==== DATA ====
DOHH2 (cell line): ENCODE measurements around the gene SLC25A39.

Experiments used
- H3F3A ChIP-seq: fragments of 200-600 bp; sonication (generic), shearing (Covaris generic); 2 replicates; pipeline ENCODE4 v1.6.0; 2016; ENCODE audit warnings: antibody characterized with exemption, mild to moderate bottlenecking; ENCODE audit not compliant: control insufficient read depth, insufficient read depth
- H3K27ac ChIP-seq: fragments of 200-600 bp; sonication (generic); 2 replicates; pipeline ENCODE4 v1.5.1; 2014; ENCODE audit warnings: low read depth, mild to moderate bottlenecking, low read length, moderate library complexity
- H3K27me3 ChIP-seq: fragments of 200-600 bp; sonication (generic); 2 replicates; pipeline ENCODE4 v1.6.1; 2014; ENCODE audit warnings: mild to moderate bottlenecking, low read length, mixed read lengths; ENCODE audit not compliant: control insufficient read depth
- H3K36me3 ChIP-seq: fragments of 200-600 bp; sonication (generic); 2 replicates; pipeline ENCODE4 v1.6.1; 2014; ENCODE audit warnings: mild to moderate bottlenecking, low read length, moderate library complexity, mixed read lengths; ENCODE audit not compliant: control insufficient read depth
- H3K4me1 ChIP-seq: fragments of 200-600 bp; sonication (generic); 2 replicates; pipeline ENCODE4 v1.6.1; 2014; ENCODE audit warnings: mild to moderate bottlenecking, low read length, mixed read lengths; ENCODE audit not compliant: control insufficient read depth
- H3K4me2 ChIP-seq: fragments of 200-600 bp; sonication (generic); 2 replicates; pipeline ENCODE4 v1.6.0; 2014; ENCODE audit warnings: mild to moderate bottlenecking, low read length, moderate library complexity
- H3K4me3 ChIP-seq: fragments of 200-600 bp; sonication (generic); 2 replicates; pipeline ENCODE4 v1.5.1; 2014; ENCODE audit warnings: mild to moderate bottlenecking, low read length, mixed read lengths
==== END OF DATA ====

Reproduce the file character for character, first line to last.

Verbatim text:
DOHH2 (cell line): ENCODE measurements around the gene SLC25A39.

Experiments used
- H3F3A ChIP-seq: fragments of 200-600 bp; sonication (generic), shearing (Covaris generic); 2 replicates; pipeline ENCODE4 v1.6.0; 2016; ENCODE audit warnings: antibody characterized with exemption, mild to moderate bottlenecking; ENCODE audit not compliant: control insufficient read depth, insufficient read depth
- H3K27ac ChIP-seq: fragments of 200-600 bp; sonication (generic); 2 replicates; pipeline ENCODE4 v1.5.1; 2014; ENCODE audit warnings: low read depth, mild to moderate bottlenecking, low read length, moderate library complexity
- H3K27me3 ChIP-seq: fragments of 200-600 bp; sonication (generic); 2 replicates; pipeline ENCODE4 v1.6.1; 2014; ENCODE audit warnings: mild to moderate bottlenecking, low read length, mixed read lengths; ENCODE audit not compliant: control insufficient read depth
- H3K36me3 ChIP-seq: fragments of 200-600 bp; sonication (generic); 2 replicates; pipeline ENCODE4 v1.6.1; 2014; ENCODE audit warnings: mild to moderate bottlenecking, low read length, moderate library complexity, mixed read lengths; ENCODE audit not compliant: control insufficient read depth
- H3K4me1 ChIP-seq: fragments of 200-600 bp; sonication (generic); 2 replicates; pipeline ENCODE4 v1.6.1; 2014; ENCODE audit warnings: mild to moderate bottlenecking, low read length, mixed read lengths; ENCODE audit not compliant: control insufficient read depth
- H3K4me2 ChIP-seq: fragments of 200-600 bp; sonication (generic); 2 replicates; pipeline ENCODE4 v1.6.0; 2014; ENCODE audit warnings: mild to moderate bottlenecking, low read length, moderate library complexity
- H3K4me3 ChIP-seq: fragments of 200-600 bp; sonication (generic); 2 replicates; pipeline ENCODE4 v1.5.1; 2014; ENCODE audit warnings: mild to moderate bottlenecking, low read length, mixed read lengths